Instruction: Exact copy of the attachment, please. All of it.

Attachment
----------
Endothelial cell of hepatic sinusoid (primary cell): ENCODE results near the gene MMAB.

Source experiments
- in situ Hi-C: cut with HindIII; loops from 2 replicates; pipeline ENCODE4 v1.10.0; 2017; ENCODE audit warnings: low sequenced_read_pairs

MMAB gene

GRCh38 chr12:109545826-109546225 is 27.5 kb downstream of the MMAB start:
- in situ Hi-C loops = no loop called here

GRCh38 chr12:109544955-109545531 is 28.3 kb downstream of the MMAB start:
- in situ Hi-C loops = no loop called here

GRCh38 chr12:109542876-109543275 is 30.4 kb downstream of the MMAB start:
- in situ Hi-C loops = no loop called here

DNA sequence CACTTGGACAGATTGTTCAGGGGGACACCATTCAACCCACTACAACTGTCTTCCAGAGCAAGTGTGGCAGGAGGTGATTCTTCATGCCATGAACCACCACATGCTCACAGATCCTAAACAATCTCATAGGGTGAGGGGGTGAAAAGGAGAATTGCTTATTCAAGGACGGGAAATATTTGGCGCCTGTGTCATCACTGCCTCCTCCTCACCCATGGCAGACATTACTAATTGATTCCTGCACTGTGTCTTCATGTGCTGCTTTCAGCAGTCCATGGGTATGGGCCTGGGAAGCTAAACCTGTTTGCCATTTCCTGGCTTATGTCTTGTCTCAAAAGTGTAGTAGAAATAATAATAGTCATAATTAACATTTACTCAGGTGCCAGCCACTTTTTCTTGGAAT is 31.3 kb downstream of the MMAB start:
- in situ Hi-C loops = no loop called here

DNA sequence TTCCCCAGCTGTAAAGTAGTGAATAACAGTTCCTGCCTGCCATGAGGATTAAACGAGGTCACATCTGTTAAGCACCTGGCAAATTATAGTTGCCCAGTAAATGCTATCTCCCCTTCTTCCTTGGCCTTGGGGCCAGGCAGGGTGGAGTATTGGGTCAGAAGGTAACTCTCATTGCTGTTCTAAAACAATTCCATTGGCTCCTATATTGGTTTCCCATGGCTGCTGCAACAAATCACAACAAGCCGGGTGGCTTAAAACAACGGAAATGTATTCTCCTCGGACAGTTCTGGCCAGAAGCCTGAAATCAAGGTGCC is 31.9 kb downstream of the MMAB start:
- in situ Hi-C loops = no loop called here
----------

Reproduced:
Endothelial cell of hepatic sinusoid (primary cell): ENCODE results near the gene MMAB.

Source experiments
- in situ Hi-C: cut with HindIII; loops from 2 replicates; pipeline ENCODE4 v1.10.0; 2017; ENCODE audit warnings: low sequenced_read_pairs

MMAB gene

GRCh38 chr12:109545826-109546225 is 27.5 kb downstream of the MMAB start:
- in situ Hi-C loops = no loop called here

GRCh38 chr12:109544955-109545531 is 28.3 kb downstream of the MMAB start:
- in situ Hi-C loops = no loop called here

GRCh38 chr12:109542876-109543275 is 30.4 kb downstream of the MMAB start:
- in situ Hi-C loops = no loop called here

DNA sequence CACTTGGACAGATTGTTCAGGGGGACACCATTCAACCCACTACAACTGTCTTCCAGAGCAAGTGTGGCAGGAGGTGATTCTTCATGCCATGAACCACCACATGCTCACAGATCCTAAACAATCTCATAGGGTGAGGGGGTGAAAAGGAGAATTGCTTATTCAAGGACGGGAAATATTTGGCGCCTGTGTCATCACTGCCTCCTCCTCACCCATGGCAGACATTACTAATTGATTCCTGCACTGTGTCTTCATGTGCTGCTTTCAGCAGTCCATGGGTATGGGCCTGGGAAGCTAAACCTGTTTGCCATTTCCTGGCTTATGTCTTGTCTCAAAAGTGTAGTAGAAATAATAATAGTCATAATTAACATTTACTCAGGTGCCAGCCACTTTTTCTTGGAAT is 31.3 kb downstream of the MMAB start:
- in situ Hi-C loops = no loop called here

DNA sequence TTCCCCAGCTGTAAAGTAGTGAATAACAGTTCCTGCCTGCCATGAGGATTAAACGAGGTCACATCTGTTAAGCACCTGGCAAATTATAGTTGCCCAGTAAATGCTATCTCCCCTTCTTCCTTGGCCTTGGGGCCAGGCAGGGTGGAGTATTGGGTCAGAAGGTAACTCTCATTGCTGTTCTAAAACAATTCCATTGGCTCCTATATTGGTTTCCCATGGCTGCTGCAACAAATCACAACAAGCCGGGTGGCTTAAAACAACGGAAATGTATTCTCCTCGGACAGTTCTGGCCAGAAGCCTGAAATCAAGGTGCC is 31.9 kb downstream of the MMAB start:
- in situ Hi-C loops = no loop called here